Skip to Main Content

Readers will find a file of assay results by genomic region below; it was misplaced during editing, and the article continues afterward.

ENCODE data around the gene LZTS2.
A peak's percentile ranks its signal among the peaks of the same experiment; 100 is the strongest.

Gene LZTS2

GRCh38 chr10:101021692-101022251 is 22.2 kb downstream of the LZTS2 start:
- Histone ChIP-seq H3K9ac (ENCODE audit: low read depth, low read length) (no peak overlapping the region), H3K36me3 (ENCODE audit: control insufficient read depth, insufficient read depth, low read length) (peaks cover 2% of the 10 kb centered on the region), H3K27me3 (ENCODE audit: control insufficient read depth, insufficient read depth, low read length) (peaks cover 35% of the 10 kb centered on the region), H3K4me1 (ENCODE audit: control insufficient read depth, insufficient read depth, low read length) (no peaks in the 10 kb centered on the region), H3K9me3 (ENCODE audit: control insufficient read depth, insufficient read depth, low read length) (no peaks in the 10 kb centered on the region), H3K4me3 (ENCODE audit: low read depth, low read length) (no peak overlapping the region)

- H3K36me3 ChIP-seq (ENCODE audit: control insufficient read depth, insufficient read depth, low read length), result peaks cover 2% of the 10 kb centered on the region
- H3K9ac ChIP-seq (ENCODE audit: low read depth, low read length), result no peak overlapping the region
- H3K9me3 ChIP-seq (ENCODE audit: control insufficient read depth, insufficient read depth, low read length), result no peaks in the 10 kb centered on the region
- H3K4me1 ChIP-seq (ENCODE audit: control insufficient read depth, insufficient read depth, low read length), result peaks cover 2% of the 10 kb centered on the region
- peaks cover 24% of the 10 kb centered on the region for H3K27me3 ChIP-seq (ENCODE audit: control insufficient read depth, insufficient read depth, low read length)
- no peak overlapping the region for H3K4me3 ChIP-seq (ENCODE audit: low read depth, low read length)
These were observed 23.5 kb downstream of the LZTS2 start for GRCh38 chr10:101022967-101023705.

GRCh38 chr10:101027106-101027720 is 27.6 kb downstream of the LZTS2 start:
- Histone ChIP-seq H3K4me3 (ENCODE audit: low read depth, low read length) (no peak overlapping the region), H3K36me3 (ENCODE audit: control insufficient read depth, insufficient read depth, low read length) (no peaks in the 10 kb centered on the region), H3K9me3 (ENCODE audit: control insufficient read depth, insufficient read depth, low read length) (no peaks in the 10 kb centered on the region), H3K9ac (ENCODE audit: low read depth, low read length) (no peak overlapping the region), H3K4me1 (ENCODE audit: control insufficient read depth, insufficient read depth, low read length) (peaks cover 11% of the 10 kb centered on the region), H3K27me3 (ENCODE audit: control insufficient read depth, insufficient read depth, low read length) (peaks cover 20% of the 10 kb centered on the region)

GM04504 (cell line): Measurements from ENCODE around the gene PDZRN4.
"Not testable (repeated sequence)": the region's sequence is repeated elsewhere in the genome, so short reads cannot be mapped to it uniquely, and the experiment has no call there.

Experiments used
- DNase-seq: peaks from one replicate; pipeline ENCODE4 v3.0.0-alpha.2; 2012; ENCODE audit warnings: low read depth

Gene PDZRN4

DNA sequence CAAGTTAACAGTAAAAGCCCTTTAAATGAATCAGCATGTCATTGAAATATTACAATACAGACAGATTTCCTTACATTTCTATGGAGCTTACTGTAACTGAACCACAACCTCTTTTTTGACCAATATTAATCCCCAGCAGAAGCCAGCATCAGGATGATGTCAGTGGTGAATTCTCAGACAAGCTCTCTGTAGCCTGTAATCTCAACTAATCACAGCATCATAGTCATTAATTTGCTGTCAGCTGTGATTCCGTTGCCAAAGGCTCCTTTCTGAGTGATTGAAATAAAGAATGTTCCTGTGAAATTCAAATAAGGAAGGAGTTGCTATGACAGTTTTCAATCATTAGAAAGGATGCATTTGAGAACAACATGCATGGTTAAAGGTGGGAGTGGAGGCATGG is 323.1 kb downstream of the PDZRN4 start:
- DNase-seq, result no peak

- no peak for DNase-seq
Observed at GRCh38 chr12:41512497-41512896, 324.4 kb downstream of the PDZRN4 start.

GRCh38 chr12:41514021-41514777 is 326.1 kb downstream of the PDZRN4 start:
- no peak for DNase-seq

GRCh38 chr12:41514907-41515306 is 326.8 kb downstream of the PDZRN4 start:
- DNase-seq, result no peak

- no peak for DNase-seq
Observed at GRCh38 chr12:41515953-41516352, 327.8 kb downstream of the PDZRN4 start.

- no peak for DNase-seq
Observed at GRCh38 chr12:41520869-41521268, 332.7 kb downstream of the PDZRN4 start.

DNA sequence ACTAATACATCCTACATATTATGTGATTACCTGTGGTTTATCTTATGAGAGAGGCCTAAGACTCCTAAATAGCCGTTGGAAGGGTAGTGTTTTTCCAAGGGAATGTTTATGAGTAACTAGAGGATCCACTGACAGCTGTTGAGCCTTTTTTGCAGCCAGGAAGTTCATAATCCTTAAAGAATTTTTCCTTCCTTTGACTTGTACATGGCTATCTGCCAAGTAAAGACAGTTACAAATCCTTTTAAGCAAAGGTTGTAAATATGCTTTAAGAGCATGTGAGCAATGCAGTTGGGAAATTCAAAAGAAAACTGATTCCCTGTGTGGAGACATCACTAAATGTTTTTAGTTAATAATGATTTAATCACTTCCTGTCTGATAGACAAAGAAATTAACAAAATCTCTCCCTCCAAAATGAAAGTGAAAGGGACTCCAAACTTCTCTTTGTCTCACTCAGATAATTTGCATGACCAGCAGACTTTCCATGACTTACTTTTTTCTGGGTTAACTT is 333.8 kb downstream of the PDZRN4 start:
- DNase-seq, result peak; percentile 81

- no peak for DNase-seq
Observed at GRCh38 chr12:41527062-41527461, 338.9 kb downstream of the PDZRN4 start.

A new method for detecting pigment network which is one of the textures often visible in skin lesions is presented. In dermatoscopy, this texture is used as one of the features used to evaluate likeliness of cancer and can indicate if a lesion is of malignant nature. Method presented here uses an adaptive filter inspired by Swarm Intelligence (SI) optimization algorithms. The filtering method introduced here is applied to dermoscopic skin image in a non-linear manner and allows selective image filtering. First stage of filtration process is to randomly spread the agents (swarm member) throughout the two-dimensional space (processed image), where each of those agents adapts its parameters to best fit the local neighborhood. In next steps of filtration process, the agents can share information with other swarm members that are located in immediate vicinity. This approach is new to the problem of dermoscopic texture detection, and is highly flexible, as it can be applied to images without the need of previous pre-processing. This feature is highly desirable due to the fact that in most cases of computer aided diagnostic, input images need to be pre-processed (e.g. for brightness normalization, histogram equalization, contrast enhancement, color normalization) and this can results in unwanted artifacts or simply may require human verification. Introduced method was developed specially to recognize one of the differential structures (pigmented network texture) used for calculating the Total Dermoscopy Score (TDS) of the ABCD rule.